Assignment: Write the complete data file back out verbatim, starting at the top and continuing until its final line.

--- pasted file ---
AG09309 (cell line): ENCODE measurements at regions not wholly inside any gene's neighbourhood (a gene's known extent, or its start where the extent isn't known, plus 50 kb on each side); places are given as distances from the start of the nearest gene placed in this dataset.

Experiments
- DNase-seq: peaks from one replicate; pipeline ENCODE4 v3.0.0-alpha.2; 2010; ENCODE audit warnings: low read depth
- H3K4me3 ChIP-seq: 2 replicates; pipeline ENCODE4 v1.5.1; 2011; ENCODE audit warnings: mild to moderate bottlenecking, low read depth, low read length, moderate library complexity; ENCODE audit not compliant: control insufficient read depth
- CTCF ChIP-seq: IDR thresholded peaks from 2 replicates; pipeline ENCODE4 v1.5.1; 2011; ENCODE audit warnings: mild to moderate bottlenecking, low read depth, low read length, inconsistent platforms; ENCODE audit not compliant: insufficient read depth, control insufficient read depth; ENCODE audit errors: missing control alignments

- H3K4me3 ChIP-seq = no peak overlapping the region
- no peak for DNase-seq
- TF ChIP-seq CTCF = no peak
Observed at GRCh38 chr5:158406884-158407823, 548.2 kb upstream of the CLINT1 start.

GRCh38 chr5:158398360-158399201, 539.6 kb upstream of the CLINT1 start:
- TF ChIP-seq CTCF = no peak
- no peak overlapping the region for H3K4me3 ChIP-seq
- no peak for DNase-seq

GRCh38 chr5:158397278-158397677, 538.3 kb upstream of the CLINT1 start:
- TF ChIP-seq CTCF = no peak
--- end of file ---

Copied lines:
AG09309 (cell line): ENCODE measurements at regions not wholly inside any gene's neighbourhood (a gene's known extent, or its start where the extent isn't known, plus 50 kb on each side); places are given as distances from the start of the nearest gene placed in this dataset.

Experiments
- DNase-seq: peaks from one replicate; pipeline ENCODE4 v3.0.0-alpha.2; 2010; ENCODE audit warnings: low read depth
- H3K4me3 ChIP-seq: 2 replicates; pipeline ENCODE4 v1.5.1; 2011; ENCODE audit warnings: mild to moderate bottlenecking, low read depth, low read length, moderate library complexity; ENCODE audit not compliant: control insufficient read depth
- CTCF ChIP-seq: IDR thresholded peaks from 2 replicates; pipeline ENCODE4 v1.5.1; 2011; ENCODE audit warnings: mild to moderate bottlenecking, low read depth, low read length, inconsistent platforms; ENCODE audit not compliant: insufficient read depth, control insufficient read depth; ENCODE audit errors: missing control alignments

- H3K4me3 ChIP-seq = no peak overlapping the region
- no peak for DNase-seq
- TF ChIP-seq CTCF = no peak
Observed at GRCh38 chr5:158406884-158407823, 548.2 kb upstream of the CLINT1 start.

GRCh38 chr5:158398360-158399201, 539.6 kb upstream of the CLINT1 start:
- TF ChIP-seq CTCF = no peak
- no peak overlapping the region for H3K4me3 ChIP-seq
- no peak for DNase-seq

GRCh38 chr5:158397278-158397677, 538.3 kb upstream of the CLINT1 start:
- TF ChIP-seq CTCF = no peak